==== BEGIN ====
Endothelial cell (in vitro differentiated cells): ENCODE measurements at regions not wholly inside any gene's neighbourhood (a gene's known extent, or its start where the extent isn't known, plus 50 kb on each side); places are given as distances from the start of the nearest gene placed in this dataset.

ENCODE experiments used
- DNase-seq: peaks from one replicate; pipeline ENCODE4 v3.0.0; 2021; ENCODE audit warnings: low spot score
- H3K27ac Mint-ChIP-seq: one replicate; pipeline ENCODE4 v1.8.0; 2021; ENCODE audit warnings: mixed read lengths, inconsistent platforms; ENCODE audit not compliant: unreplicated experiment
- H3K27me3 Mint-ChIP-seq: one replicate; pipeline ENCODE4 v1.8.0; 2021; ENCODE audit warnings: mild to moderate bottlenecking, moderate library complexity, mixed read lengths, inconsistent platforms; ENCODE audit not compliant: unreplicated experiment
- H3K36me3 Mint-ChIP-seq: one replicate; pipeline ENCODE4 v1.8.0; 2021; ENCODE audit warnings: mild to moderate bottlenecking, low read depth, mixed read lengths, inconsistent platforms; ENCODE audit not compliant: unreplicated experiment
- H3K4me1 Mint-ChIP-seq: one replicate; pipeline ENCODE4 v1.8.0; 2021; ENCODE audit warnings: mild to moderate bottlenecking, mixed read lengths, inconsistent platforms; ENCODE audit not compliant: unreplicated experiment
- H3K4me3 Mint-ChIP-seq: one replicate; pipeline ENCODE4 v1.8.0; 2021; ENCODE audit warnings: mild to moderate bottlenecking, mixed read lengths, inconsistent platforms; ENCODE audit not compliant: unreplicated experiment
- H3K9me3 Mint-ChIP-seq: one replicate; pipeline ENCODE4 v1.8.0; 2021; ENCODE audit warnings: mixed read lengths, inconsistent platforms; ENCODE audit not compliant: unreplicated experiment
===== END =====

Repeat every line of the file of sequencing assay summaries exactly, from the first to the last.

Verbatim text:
Endothelial cell (in vitro differentiated cells): ENCODE measurements at regions not wholly inside any gene's neighbourhood (a gene's known extent, or its start where the extent isn't known, plus 50 kb on each side); places are given as distances from the start of the nearest gene placed in this dataset.

ENCODE experiments used
- DNase-seq: peaks from one replicate; pipeline ENCODE4 v3.0.0; 2021; ENCODE audit warnings: low spot score
- H3K27ac Mint-ChIP-seq: one replicate; pipeline ENCODE4 v1.8.0; 2021; ENCODE audit warnings: mixed read lengths, inconsistent platforms; ENCODE audit not compliant: unreplicated experiment
- H3K27me3 Mint-ChIP-seq: one replicate; pipeline ENCODE4 v1.8.0; 2021; ENCODE audit warnings: mild to moderate bottlenecking, moderate library complexity, mixed read lengths, inconsistent platforms; ENCODE audit not compliant: unreplicated experiment
- H3K36me3 Mint-ChIP-seq: one replicate; pipeline ENCODE4 v1.8.0; 2021; ENCODE audit warnings: mild to moderate bottlenecking, low read depth, mixed read lengths, inconsistent platforms; ENCODE audit not compliant: unreplicated experiment
- H3K4me1 Mint-ChIP-seq: one replicate; pipeline ENCODE4 v1.8.0; 2021; ENCODE audit warnings: mild to moderate bottlenecking, mixed read lengths, inconsistent platforms; ENCODE audit not compliant: unreplicated experiment
- H3K4me3 Mint-ChIP-seq: one replicate; pipeline ENCODE4 v1.8.0; 2021; ENCODE audit warnings: mild to moderate bottlenecking, mixed read lengths, inconsistent platforms; ENCODE audit not compliant: unreplicated experiment
- H3K9me3 Mint-ChIP-seq: one replicate; pipeline ENCODE4 v1.8.0; 2021; ENCODE audit warnings: mixed read lengths, inconsistent platforms; ENCODE audit not compliant: unreplicated experiment